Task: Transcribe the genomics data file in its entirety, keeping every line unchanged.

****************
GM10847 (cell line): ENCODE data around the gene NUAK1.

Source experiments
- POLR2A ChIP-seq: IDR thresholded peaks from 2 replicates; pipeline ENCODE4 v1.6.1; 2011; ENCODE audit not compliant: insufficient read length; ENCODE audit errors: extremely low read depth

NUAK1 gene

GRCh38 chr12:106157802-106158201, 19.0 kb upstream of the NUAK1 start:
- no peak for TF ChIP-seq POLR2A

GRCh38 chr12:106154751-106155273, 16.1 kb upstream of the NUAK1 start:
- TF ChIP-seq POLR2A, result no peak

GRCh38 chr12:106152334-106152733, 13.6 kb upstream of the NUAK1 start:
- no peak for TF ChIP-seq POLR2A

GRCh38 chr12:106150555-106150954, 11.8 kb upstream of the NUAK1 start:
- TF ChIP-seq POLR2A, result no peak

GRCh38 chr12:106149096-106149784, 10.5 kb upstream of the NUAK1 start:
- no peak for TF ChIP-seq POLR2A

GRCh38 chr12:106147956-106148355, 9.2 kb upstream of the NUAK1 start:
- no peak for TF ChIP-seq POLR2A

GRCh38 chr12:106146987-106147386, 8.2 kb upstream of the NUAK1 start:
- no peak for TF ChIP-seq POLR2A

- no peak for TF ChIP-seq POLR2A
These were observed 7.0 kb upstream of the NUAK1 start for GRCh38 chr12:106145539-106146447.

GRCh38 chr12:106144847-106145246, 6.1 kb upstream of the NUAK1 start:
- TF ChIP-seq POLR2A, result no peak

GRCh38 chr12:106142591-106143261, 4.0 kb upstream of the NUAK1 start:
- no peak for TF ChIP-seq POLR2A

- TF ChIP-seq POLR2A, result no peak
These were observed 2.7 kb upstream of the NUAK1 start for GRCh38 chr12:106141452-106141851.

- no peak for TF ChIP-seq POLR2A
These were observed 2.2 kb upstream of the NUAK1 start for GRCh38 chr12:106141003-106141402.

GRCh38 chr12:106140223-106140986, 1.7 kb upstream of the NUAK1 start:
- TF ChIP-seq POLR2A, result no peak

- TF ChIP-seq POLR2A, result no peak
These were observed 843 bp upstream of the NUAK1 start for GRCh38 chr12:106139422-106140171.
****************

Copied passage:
GM10847 (cell line): ENCODE data around the gene NUAK1.

Source experiments
- POLR2A ChIP-seq: IDR thresholded peaks from 2 replicates; pipeline ENCODE4 v1.6.1; 2011; ENCODE audit not compliant: insufficient read length; ENCODE audit errors: extremely low read depth

NUAK1 gene

GRCh38 chr12:106157802-106158201, 19.0 kb upstream of the NUAK1 start:
- no peak for TF ChIP-seq POLR2A

GRCh38 chr12:106154751-106155273, 16.1 kb upstream of the NUAK1 start:
- TF ChIP-seq POLR2A, result no peak

GRCh38 chr12:106152334-106152733, 13.6 kb upstream of the NUAK1 start:
- no peak for TF ChIP-seq POLR2A

GRCh38 chr12:106150555-106150954, 11.8 kb upstream of the NUAK1 start:
- TF ChIP-seq POLR2A, result no peak

GRCh38 chr12:106149096-106149784, 10.5 kb upstream of the NUAK1 start:
- no peak for TF ChIP-seq POLR2A

GRCh38 chr12:106147956-106148355, 9.2 kb upstream of the NUAK1 start:
- no peak for TF ChIP-seq POLR2A

GRCh38 chr12:106146987-106147386, 8.2 kb upstream of the NUAK1 start:
- no peak for TF ChIP-seq POLR2A

- no peak for TF ChIP-seq POLR2A
These were observed 7.0 kb upstream of the NUAK1 start for GRCh38 chr12:106145539-106146447.

GRCh38 chr12:106144847-106145246, 6.1 kb upstream of the NUAK1 start:
- TF ChIP-seq POLR2A, result no peak

GRCh38 chr12:106142591-106143261, 4.0 kb upstream of the NUAK1 start:
- no peak for TF ChIP-seq POLR2A

- TF ChIP-seq POLR2A, result no peak
These were observed 2.7 kb upstream of the NUAK1 start for GRCh38 chr12:106141452-106141851.

- no peak for TF ChIP-seq POLR2A
These were observed 2.2 kb upstream of the NUAK1 start for GRCh38 chr12:106141003-106141402.

GRCh38 chr12:106140223-106140986, 1.7 kb upstream of the NUAK1 start:
- TF ChIP-seq POLR2A, result no peak

- TF ChIP-seq POLR2A, result no peak
These were observed 843 bp upstream of the NUAK1 start for GRCh38 chr12:106139422-106140171.